Sore Throat

We diagnose and treat various conditions of the throat, including swallowing disorders and voice conditions.

Recurrent Sore Throat

If you have a sore throat that just won’t go away or is frequent, you may have something more serious than a common cold. There may be a number of reasons why you have a recurrent sore throat such as:

  • Inflammation or infection of the tonsils or adenoids.
  • Inflammation of the epiglottis
  • Inflammation of the uvula
  • Irritants in the form of smoking, GERD, or allergies

This is just a short list of possible conditions for the symptoms of a sore throat. If you have a recurrent sore throat, you should consult a physician.

Tonsillectomy and Adenoidectomy

Tonsillectomy and Adenoidectomy are the removal of tonsils or adenoids. These surgeries are generally performed to treat sleep apnea in cases where the tonsils of adenoids are causing blockages to the airway during sleep. Improvements to snoring, coughing and colds are generally expected after surgery, as well as improved sleeping patterns.

Swallowing Disorders

The physical reflex of swallowing is something that many people take for granted throughout their lives. Not much attention is paid to it until a problem manifests. Swallowing problems usually occur in the elderly, people who have had a stroke, or in people suffering from chronic neurological disease such as Parkinson’s Disease or Multiple Sclerosis. However, sometimes a person who is otherwise healthy may develop difficulties swallowing due to a variety of different causes. For example, persistent reflux can yield difficulties swallowing.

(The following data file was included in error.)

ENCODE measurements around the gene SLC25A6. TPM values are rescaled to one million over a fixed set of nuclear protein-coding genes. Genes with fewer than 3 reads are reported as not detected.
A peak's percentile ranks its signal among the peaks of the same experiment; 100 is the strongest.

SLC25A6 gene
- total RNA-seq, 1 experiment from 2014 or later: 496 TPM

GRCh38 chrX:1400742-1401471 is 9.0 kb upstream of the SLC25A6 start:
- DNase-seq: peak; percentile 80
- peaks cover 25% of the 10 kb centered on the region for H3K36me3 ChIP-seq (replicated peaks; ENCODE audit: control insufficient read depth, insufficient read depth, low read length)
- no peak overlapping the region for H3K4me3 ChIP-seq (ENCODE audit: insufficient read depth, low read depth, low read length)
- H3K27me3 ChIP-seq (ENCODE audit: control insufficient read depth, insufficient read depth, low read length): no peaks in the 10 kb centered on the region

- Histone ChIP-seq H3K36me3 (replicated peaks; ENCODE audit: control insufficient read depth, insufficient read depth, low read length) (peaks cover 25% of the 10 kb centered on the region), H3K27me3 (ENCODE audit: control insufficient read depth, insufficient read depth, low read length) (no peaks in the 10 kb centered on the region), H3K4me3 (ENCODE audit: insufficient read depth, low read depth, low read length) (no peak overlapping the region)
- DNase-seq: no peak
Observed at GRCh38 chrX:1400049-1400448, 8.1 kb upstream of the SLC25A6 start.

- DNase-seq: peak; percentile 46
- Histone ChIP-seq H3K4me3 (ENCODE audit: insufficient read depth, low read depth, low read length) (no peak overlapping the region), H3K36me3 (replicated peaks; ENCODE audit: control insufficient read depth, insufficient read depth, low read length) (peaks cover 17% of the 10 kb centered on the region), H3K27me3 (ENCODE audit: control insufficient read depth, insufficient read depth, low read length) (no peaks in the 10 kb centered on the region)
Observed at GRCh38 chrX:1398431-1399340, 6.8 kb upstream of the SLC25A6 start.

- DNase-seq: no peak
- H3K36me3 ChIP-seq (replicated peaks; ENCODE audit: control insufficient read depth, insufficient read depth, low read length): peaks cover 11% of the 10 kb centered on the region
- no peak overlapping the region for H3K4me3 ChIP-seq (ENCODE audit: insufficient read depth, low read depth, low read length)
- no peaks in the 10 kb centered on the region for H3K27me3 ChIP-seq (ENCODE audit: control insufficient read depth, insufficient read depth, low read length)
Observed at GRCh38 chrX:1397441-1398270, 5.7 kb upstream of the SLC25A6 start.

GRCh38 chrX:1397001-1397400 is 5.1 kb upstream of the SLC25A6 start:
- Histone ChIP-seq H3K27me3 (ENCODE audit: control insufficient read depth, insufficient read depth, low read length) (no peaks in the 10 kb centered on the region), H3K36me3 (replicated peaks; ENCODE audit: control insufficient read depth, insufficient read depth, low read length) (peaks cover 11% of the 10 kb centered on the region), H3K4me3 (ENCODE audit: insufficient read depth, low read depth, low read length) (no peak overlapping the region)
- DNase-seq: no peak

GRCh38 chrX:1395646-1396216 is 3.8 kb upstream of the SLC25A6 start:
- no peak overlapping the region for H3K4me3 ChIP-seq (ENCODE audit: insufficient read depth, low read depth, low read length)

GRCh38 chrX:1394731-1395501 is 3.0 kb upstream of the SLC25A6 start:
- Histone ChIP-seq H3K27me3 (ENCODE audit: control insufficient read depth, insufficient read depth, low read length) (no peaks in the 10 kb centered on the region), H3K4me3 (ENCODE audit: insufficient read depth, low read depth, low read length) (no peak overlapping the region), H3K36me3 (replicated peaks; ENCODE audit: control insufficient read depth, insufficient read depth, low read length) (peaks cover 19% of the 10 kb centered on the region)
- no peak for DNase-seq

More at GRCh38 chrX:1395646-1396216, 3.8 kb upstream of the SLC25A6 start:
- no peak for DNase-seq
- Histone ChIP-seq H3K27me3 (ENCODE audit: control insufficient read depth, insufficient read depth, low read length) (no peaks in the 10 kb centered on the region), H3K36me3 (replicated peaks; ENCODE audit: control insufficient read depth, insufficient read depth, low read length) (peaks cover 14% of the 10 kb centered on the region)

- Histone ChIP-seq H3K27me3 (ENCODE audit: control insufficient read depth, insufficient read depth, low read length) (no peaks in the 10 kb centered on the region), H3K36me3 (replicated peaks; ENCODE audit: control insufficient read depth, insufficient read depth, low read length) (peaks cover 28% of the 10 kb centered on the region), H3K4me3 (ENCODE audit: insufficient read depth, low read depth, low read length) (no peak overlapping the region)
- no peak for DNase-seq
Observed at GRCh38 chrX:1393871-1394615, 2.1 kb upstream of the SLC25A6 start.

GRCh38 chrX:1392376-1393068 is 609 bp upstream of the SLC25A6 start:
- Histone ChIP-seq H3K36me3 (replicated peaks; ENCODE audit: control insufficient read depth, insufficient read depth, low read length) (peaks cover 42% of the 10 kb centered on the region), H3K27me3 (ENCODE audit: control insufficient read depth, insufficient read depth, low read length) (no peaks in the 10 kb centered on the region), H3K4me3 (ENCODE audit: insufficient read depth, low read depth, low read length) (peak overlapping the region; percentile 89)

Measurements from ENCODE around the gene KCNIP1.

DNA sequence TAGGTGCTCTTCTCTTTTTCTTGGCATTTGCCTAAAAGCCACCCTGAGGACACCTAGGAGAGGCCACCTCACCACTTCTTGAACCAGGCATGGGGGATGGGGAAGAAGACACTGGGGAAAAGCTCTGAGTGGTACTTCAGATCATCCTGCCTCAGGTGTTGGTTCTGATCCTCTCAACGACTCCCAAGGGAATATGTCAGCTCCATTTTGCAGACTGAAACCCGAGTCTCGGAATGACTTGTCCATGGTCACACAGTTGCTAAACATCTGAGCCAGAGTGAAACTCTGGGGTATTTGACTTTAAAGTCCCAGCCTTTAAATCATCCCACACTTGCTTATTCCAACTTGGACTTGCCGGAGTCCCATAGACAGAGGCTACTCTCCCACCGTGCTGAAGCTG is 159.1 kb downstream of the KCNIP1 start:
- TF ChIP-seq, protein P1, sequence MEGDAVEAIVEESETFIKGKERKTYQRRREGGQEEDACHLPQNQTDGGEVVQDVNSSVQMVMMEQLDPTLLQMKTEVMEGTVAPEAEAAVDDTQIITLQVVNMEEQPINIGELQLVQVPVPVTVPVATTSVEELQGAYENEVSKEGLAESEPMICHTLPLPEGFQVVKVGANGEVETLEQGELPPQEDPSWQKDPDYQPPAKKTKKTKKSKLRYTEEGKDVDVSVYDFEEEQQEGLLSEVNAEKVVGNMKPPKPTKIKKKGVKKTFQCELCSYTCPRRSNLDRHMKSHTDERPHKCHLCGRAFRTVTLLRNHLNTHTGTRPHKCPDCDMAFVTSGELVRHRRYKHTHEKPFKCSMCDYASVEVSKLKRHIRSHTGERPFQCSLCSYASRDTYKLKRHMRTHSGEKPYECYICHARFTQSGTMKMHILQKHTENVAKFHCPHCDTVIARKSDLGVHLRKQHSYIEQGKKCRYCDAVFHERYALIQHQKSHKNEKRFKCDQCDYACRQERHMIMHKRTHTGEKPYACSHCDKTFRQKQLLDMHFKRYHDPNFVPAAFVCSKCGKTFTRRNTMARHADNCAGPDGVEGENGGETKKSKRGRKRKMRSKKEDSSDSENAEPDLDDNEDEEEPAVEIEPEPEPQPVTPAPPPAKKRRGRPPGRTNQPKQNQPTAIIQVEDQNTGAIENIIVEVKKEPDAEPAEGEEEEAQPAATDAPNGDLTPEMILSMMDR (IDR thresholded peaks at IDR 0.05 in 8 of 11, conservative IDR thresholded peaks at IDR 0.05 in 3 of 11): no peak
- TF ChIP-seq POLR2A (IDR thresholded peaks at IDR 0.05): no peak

Swallowing involves two basic issues:

  • Protection of the airway
  • Transportation of the food

GERD (Gastroesophageal reflux disease)

Gastroesophageal refers to the stomach and esophagus. Reflux means to flow back or return. Therefore, gastroesophageal reflux is the return of the stomach’s contents back up into the esophagus.

In normal digestion, the lower esophageal sphincter (LES) opens to allow food to pass into the stomach and closes to prevent food and acidic stomach juices from flowing back into the esophagus. Gastroesophageal reflux occurs when the LES is weak or relaxes inappropriately, allowing the stomach’s contents to flow up into the esophagus.


Inflammation, nodules/polyps may cause hoarseness. Such voice changes or dysphonia for greater than 2-3 weeks must be investigated. A sense of urgency is embraced, especially if the patient consumes alcohol or uses tobacco in any form.

Vocal Cord Nodules

Vocal cord nodules are benign (noncancerous) growths on the vocal cords that are generally caused by vocal abuse. Over time, repeated abuse of the vocal cords results in soft, swollen spots on each vocal cord. These spots develop into harder, callous-like growths called nodules. The nodules will become larger and stiffer the longer the vocal abuse continues.

Vocal Cord Paralysis

Vocal Cord Paralysis is caused when one or both of your vocal cords is no long able to move. There are two types of Vocal Cord Paralysis, Bilateral and Unilateral. Bilateral Vocal Cord Paralysis is when both vocal cords stop moving and Unilateral Vocal Cord Paralysis is when only one vocal cord stops moving. Bilateral paralysis is often medically treated and may require a tracheotomy to allow the person to eat safely. Unilateral paralysis can be treated medically and/or behaviorally.